Apr 13, 2007 (CIDRAP News) – Japanese researchers who identified antiviral-resistant strains of influenza B found that they seemed to circulate in communities and families and to make patients just as sick as their nonresistant counterparts did, contrary to a common assumption that resistant flu viruses are likely to be less transmissible and less virulent.
The report in the Apr 4 Journal of the American Medical Association says that strains with reduced drug sensitivity "appear to be transmitted from person to person" and that the clinical course of influenza B infection "did not appear to be affected by the sensitivity of the virus to neuraminidase inhibitors," though the sample size was small.
Other researchers have documented antiviral-resistant strains of the (influenza A) H5N1 avian flu virus in Egypt and Vietnam, and with the threat of an influenza pandemic in mind, disease experts are eager to learn more about how flu viruses evolve in response to antiviral medications.
The Japanese group, with the goal of detecting and analyzing antiviral resistance in influenza B strains, isolated samples from patients who were diagnosed with influenza B during the 2004-05 season in the pediatric departments of four community hospitals. Their study was conducted during a year when the influenza B virus caused widespread outbreaks in Japan, where the neuraminidase inhibitors oseltamivir and zanamivir are used more extensively than anywhere else in the world.
The investigators, with Shuji Hatakeyama, MD, PhD, of the University of Tokyo as lead author, collected influenza B isolates from 74 children before and after treatment with oseltamivir, along with pretreatment samples from 348 other patients.
After using a sialidase inhibition assay to evaluate the antiviral sensitivity of the samples, the group sequenced the neuraminidase and hemagglutinin genes of those that showed reduced sensitivity to neuraminidase inhibitors to determine if any had mutations associated with antiviral resistance.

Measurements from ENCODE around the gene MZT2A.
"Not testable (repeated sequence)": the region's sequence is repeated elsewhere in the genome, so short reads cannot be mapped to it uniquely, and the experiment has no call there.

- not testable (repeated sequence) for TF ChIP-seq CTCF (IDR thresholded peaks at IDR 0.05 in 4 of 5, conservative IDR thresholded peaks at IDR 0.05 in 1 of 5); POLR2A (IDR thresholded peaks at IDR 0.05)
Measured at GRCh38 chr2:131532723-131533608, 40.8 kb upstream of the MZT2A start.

In one of the 74 children who received treatment with oseltamivir, researchers identified an influenza B variant with reduced drug sensitivity that had a Gly402Ser neuraminidase substitution. In seven of the pretreatment samples, they found three different influenza B variants associated with reduced drug sensitivity, carrying the mutations labeled Asp198Asn, Ile222Thr, and Ser250Gly.
In reviewing the clinical and viral genetic information from the seven patients whose pretreatment isolates showed drug resistance, the researchers concluded that four were probably infected in the community and three were likely infected by their siblings.
The researchers did not find any difference in the clinical course of illness between patients who had "wild-type" viruses and those who had drug-resistant strains. Also, there was no difference in the extent of virus shedding, though the number of patients with drug-resistant strains was too small to assess statistical significance, the report says.
The authors concluded that frequent Japanese use of oseltamivir—which they said was prescribed 90 times more often than zanamivir during the 2004-05 flu season—could have generated the drug-resistant influenza B strains found in the study.
"Continued surveillance for the emergence or spread of neuraminidase inhibitor-resistant influenza viruses is critically important," the authors write.
In an editorial accompanying the research report, antiviral experts Ann Moscona, MD, of Weill Medical College of Cornell University in New York City, and Jennifer McKimm-Breschkin, PhD, of Molecular and Health Technologies in South Victoria, Australia, write that the Japanese study serves as a wake-up call regarding the emergence of flu viruses resistant to neuraminidase inhibitors.
In vitro and animal studies have found that resistant viruses were less infective and transmissible, they write, which "has led to the belief that significant transmission is unlikely to occur among humans." The Japanese study suggests that such strains are transmissible, they assert.
Though the study raises more questions than it answers about viral evolution, biological fitness, and transmissibility, it establishes that influenza B mutants with reduced neuraminidase inhibitor sensitivity are transmissible and can cause clinical illnesses mirroring those caused by wild-type influenza B strains, according to Moscona and McKimm-Breschkin.
"Contrary to what had been hoped until now, some resistant variants are vigorous pathogens," they write.
"Influenza viruses evolve rapidly and nimbly, which compels ongoing investigation of antiviral therapies that use alternative mechanisms of action and target different points in the viral life cycle," the article states.
Hatakeyama S, Sugaya N, Ito M, et al. Emergence of influenza B viruses with reduced sensitivity to neuraminidase inhibitors. JAMA 2007 Apr;297(13):1435-41 [Abstract]
Moscona A, McKimm-Breschkin J. News about influenza B drug resistance that cannot be ignored (editorial). JAMA 2007 Apr;297(13):1492-93 [Abstract]